Out of six domains of care proposed by the National Committee for Quality Assurance (NCQA), the current paper focuses on such domains as the effectiveness of care. Within this domain, the author analyzes such a performance measure as comprehensive diabetes care (CDC). The efficiency of the outcomes for the CDC could be easily measured by taking blood tests and the blood pressure of a patient. For example, if hemoglobin A1c and low-density lipoprotein cholesterol levels return to normal, the treatment could be considered effective. From this, it could be inferred that the measurement tool to track patient outcomes is blood tests. In addition to that, a person could be asked to fill out the survey on his subjective view on the efficiency of treatment. The first intervention for the CDC deals with the education of patients on their illness. It is necessary to enlighten patients about diabetes because the quality of their life and the effectiveness of the treatment to a great extent depends on their awareness of the causes and consequences of this disease. More precisely, it is essential to explain why an active lifestyle is vital for them, what food to prefer, and what could happen if they disobey recommendations. Besides, the study conducted by Kim (2016) reveals that the glycemic control of patients who conducted diabetes education was better than that of those who did not. The comorbidities of diabetes that appeared because of the inability of a patient’s body to produce the required amount of insulin are blindness, amputation of lower limbs, and disease of the kidneys and nervous system, to name but a few. This way, diabetes education is also a way to prevent patients from developing co-occurring severe diseases. The second intervention that could help increase the efficiency of the CDC is to regularly check not only hemoglobin A1c but also blood pressure and lipid metabolism. This intervention is justified by the fact that diabetes significantly increases the risk for cardiovascular disease and stroke (American Diabetes Association, 2016; NCQA, 2019). Increased probability of the development of cardiovascular disease also means that nurses and doctors should devote attention to reducing the body mass index of overweight patients with diabetes and changing their lifestyles to a healthier ones. The third intervention is the prescription of glucose-lowering medications and control of their proper intake. Medications can be taken either orally or injected, but the second option is not required in the early stages of diabetes mellitus. Still, the problem with insulin needed for patients diagnosed with diabetes mellitus is that it cannot be absorbed orally and, hence, should be injected (Okur, Karantas, and Siafaka, 2017). Therefore, it is necessary to regularly check if oral medications work or whether it is time to prescribe injections to a patient. The primary care interventions described above will improve patient outcomes and lead to health care cost savings. Education of patients on diabetes, the simultaneous focus on the prevention of cardiovascular disease, and control over the effectiveness of the prescribed medications guarantee a better quality of life for a patient and minimize the risk for the development of numerous co-occurring diseases. The progress will be apparent not only from the improved blood tests of patients but also from the rise in their daily activity levels and a healthier lifestyle. The major reason why the proposed interventions will save health care costs lies in diabetes comorbidities. If a patient with diabetes mellitus gets kidney disease or stroke or loses sight, he will require additional healthcare services. In other words, ineffective treatment fails to minimize the risk of developing other diseases, and, consequently, more resources should be allocated to treat such a patient in the future. Suppose a healthcare specialist provides a one-sided treatment that focuses only on the decrease of the blood sugar level. In that case, the healthcare system will suffer additional costs later because a patient will require treatment for one or several other health issues. NP patient ratings show the extent of patient satisfaction with treatment outcomes and the performance of nurses and physicians. Apart from the benefits described above, the proposed interventions could increase NP patient ratings. First of all, these interventions illustrate a patient-centered approach. It is impossible to implement the previously mentioned interventions without focusing on each case individually and independently from others instead of following standard procedures. However, it does not mean that standard procedures are harmful; instead, they are based on evidence and experience and are effective. Still, the point is that one person needs some additional interventions to prevent kidney or heart diseases, whereas another person needs to lose weight. Therefore, the treatment plans of these people should be different and should be focused on their unique requirements and health issues as well. Another reason why proposed interventions will increase NP patient ratings is the higher efficiency of the treatment. This point is closely related to the previous one. The patient-centered approach is the underpinning assumption of effective and comprehensive care of any disease, including diabetes of both types. The interventions guarantee that the medications are chosen correctly and that the practitioner worries not only about the blood glucose level but also about the overall health status of a patient.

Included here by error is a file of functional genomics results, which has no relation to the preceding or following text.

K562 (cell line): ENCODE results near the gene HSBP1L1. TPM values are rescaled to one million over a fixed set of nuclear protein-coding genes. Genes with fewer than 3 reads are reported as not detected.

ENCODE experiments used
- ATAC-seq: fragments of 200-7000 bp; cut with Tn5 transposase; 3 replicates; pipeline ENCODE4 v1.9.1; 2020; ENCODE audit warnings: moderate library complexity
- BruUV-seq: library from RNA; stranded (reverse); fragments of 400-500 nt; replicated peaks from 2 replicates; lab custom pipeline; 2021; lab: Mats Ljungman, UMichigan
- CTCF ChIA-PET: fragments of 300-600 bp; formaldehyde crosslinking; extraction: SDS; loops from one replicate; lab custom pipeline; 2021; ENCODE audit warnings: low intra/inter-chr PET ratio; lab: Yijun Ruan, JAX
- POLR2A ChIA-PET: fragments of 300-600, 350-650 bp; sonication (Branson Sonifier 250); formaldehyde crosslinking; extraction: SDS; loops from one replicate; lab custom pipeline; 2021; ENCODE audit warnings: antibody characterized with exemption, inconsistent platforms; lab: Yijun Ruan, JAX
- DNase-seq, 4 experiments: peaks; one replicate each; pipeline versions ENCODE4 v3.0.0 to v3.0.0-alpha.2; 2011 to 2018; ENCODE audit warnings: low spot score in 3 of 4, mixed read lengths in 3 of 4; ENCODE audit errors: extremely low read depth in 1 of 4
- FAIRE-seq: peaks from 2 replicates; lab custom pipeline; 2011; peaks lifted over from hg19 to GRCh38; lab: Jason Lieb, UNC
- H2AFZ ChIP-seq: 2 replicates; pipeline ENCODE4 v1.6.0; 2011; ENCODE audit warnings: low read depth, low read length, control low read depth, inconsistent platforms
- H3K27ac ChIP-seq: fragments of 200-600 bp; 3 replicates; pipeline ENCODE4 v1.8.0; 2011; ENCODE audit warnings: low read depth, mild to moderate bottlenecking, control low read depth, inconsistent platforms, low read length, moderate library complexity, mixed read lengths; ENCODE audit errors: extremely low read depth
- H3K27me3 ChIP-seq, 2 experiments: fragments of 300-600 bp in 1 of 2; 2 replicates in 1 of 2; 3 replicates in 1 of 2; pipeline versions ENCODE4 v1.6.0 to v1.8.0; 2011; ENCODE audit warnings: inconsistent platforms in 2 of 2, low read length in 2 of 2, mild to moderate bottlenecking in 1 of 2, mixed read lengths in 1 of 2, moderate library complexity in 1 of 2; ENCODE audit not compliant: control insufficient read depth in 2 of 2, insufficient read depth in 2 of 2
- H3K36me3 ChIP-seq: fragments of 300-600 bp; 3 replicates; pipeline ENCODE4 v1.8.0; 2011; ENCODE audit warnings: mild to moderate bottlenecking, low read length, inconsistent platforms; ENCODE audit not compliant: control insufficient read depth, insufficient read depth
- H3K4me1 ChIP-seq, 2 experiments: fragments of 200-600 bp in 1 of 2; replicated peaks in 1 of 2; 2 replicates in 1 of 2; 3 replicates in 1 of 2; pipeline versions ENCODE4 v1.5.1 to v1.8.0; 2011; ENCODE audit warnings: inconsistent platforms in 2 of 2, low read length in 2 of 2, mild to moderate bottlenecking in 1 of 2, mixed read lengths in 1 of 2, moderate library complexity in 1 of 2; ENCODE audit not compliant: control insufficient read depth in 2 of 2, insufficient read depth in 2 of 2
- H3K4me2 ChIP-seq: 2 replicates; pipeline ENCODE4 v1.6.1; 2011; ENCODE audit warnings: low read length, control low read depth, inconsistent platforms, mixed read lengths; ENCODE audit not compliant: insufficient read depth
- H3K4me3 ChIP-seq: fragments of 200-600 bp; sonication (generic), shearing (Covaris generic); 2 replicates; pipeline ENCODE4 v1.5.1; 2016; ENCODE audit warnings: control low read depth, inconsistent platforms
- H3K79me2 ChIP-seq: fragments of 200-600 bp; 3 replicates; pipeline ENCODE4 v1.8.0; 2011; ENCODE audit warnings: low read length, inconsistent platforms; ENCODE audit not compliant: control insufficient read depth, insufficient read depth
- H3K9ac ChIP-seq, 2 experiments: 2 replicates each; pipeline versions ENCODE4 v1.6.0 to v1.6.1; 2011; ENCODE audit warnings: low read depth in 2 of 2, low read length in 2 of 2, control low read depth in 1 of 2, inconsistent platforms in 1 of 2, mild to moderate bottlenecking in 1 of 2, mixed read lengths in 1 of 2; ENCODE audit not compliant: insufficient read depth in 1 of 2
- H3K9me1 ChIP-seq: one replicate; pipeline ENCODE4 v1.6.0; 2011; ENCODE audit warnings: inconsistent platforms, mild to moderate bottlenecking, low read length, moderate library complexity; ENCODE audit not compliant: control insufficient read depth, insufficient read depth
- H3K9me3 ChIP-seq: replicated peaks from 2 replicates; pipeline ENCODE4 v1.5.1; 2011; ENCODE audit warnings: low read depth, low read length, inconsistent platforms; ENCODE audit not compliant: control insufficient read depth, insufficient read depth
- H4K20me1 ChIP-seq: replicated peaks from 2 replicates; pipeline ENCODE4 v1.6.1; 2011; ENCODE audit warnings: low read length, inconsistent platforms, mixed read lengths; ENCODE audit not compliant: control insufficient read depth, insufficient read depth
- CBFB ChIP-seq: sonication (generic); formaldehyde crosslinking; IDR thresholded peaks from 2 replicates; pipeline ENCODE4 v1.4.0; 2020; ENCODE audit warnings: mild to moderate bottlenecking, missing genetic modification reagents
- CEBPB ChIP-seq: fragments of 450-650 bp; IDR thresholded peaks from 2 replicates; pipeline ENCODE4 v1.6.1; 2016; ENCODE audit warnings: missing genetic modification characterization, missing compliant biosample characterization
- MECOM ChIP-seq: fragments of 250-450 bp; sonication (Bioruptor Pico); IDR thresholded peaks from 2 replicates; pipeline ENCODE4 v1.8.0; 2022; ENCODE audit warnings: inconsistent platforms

American Diabetes Association (2016). 1. Strategies for improving care. Diabetes Care, 39 (Supplement 1), S6-S12.
Kim, S. H. (2016). Educational attainment moderates the associations of diabetes education with health outcomes. International Journal of Nursing Practice, 22(5), 444-450.
National Committee for Quality Assurance [NCQA] (2019). Comprehensive Diabetes Care (CDC).
Okur, M. E., Karantas, I. D., & Siafaka, P. I. (2017). Diabetes Mellitus: a review on pathophysiology, current status of oral pathophysiology, current status of oral medications and future perspectives. ACTA Pharmaceutica Sciencia, 55(1), 61-82.